The New York Times received a temporary reprieve to hold on to copies of memos written by a lawyer for Project Veritas.
A New York state appeals court issued a ruling on Tuesday that stays part of a trial judge's order last week requiring the New York Times to surrender physical copies or destroy electronic copies of the memos that the conservative group says are protected by attorney-client privilege.
But one other facet of the order by Justice Charles Wood of the state Supreme Court in Westchester County that remains in place prevents the New York Times from publishing the memos discussing the methods of reporting of Project Veritas, which is suing the newspaper for defamation.
"We are pleased that parts of an unconstitutional order have been stayed," said a New York Times spokesperson.
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The newspaper looks "forward to having the appellate division fully vacate the Supreme Court's order," the representative added.
Project Veritas “joined [the New York Times] in its very limited request to maintain the status quo to allow appellate review because the proper administration of justice is paramount to American democracy, the First Amendment and the press’s freedom under it," Elizabeth Locke, a lawyer for the group, said Tuesday.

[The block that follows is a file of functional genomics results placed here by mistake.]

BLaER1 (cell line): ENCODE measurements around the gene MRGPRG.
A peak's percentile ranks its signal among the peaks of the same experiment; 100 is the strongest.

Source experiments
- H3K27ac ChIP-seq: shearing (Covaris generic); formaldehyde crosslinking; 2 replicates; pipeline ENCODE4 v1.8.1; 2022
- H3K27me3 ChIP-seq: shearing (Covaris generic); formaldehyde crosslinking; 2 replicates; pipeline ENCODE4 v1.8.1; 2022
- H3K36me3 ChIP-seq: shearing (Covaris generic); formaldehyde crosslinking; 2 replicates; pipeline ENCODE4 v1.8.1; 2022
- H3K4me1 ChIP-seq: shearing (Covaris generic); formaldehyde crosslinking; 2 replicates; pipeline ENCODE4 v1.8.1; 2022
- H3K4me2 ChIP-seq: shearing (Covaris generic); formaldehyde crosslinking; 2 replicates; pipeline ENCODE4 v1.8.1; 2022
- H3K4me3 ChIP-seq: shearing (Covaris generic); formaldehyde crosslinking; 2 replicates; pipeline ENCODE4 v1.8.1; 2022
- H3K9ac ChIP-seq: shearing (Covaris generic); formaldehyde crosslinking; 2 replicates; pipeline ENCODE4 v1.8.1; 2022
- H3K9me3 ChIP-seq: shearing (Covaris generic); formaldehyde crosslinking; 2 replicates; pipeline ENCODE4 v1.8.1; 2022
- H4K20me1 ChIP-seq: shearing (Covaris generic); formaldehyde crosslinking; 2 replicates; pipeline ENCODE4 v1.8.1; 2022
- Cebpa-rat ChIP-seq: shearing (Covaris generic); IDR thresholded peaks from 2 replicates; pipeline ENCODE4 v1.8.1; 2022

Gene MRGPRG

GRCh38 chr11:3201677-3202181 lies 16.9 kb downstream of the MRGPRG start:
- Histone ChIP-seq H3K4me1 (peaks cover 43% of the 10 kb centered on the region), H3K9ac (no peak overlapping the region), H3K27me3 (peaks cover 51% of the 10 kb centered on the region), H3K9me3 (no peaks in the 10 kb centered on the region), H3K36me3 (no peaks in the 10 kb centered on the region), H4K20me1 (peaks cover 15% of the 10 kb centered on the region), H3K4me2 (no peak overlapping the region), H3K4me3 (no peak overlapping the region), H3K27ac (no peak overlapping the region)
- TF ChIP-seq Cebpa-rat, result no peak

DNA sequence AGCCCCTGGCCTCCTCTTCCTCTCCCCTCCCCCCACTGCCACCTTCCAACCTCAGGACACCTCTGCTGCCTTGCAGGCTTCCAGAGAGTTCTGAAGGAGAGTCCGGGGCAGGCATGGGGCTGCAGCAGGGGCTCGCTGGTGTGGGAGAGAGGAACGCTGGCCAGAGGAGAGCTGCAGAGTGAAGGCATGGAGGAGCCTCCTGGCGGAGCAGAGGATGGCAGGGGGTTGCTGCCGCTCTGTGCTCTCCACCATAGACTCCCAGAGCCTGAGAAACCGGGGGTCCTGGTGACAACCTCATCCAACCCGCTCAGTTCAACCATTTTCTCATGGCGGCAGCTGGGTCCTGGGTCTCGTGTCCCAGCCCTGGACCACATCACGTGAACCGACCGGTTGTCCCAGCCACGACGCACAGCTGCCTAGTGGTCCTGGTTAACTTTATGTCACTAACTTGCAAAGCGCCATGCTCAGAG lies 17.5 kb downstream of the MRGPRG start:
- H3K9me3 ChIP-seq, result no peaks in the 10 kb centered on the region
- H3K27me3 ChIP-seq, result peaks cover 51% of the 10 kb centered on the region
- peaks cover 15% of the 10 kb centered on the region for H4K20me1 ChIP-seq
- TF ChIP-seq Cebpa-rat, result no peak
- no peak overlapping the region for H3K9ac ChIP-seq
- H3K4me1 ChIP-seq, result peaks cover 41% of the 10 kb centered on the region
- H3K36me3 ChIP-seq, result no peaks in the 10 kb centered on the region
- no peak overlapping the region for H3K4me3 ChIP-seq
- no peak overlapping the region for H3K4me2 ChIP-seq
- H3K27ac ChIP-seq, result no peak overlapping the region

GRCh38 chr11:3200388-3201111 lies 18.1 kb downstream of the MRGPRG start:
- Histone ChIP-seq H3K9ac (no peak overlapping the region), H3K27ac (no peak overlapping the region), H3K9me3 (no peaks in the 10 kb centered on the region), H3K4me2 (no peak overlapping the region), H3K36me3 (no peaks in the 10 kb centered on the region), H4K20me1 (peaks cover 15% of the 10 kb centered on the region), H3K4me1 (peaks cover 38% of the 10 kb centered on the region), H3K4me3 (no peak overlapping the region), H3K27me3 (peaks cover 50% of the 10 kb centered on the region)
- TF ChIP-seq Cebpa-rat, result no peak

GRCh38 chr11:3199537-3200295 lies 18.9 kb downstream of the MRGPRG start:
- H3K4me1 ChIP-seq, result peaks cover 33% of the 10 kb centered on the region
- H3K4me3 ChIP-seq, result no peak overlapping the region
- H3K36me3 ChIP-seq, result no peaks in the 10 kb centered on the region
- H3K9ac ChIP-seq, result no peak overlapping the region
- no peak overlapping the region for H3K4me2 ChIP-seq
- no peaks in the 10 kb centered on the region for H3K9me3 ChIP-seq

A.G. Sulzberger, the publisher for the New York Times, reacted to Woods's ruling Dec. 24 by saying it "should raise alarms" for supporters of press freedom and anyone who may be worried about government overreach.
The defamation lawsuit, filed last year, focuses on the New York Times's portrayal of video reporting from Project Veritas that linked Rep. Ilhan Omar of Minnesota to alleged voter fraud.
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The New York Times has been at the forefront of reporting on recent FBI raids of multiple locations tied to the group, including the home of founder James O'Keefe, said to be part of an investigation into the disappearance of a diary belonging to Ashley Biden, the youngest daughter of President Joe Biden.
In these reports, the newspaper quoted memos prepared by attorney Benjamin Barr for Project Veritas, which led to the group accusing the New York Times of violating attorney-client privileges. Although the New York Times argued the communications were obtained through "newsgathering efforts" outside of the litigation process, Woods sided with Project Veritas, saying his order is "no defeat for the First Amendment" and will "protect the integrity of the judicial process."
The Appellate Division of the state Supreme Court told Project Veritas to file its response by Jan. 14.